Making Things Easy: Using Three Buckets

We believe that facilitation should make things easy for people. Sometimes we develop a new method that does just that! Our Three Bucket Method is a perfect example of how we can help break down problems into easy containable elements so people can find their way through the fog.

The situation we were asked to facilitate was for a scientific study who will be starting a process of interviewing people to collect a wide range of data. The meeting we were asked to facilitate was of the Scientific Steering Group who needed to agree the final questions that would be used in the interviews. The problem was that in the pilot study there were about 60 minutes more of questions than was reasonable to ask in the time allowed.

We had one day with the Steering Group to reach consensus about which of the items should go.  There were 1,000 items in total to discuss and agree consensus on! We quickly realised that this would be a challenge and needed to be broken down into a more manageable amount.

3 buckets imageThe questions were all arranged in categories and there were 25 different categories.  We knew that it would be important to keep momentum going across the day so that these important decisions which would impact on researchers for years ahead were not rushed.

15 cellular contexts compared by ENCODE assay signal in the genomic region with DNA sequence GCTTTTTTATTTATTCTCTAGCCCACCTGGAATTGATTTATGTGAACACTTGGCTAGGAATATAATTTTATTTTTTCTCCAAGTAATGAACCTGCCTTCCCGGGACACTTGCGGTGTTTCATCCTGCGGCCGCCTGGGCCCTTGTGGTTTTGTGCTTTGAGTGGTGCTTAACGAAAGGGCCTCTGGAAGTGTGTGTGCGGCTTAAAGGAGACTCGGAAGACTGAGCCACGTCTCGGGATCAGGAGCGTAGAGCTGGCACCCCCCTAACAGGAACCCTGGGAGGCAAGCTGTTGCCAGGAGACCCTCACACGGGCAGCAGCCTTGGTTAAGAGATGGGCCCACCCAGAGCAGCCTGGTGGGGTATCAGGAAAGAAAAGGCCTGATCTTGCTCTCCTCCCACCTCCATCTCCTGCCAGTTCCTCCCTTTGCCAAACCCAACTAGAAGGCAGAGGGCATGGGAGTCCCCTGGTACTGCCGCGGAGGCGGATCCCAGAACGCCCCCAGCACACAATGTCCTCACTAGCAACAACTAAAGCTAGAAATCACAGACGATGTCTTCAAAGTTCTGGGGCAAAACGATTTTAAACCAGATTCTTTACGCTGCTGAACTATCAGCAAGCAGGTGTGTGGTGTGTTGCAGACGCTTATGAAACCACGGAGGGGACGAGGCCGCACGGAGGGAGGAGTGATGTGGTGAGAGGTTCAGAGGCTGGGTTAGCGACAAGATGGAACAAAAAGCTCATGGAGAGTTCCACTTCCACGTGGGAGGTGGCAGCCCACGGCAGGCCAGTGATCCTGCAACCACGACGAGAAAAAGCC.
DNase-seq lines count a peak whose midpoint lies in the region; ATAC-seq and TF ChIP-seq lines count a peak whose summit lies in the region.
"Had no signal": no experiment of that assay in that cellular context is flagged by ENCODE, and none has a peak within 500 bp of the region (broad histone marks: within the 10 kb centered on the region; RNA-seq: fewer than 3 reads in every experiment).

This is where the 3 Bucket Idea started to develop. By suggested that we divide up the 25 categories across 3 different “Buckets” we started to break down the challenge into bite size pieces. Each “Bucket” would be dealt with in turn using a consensus decision making process:

  1. For each Bucket session we set up three areas of the group and divided the question categories across these three areas. Each area had two- four spreadsheets to examine with the questions.
  2. The Steering Group were divided into three groups and each group took one section of the Bucket to look at. They discussed the items as a group and then individually voted with coloured dots on each individual item. They then moved to the next section of the room and repeated this process and then with the final third section.
  3. Our facilitators then looked at the Bucket and identified any questions where there was clear consensus for removal. These were quickly dealt with. Any questions which mainly seemed to be highlighted as suitable for removal were discussed.
  4. We then calculated how much time had been saved, celebrated this saving with a cup of tea and went onto the next bucket.

2014-01-29 10.49.06The process took the day but by the end of the day the required minutes had been saved. By using the 3 Buckets method we had managed to keep the energy and momentum going because there was variety throughout the day. If we had tried to do all the items in one go there would have been a very long period of sitting and trying to reach consensus.

Of course the Bucket Method is not really a “proper” method, we just used the word bucket because it seemed like a suitable metaphor when discussing the approach with our client and the word stuck! What it shows is how facilitation can add value to meeting by thinking not about the content but how to approach the content so consensus can be reached in way that supports engagement and not boredom.

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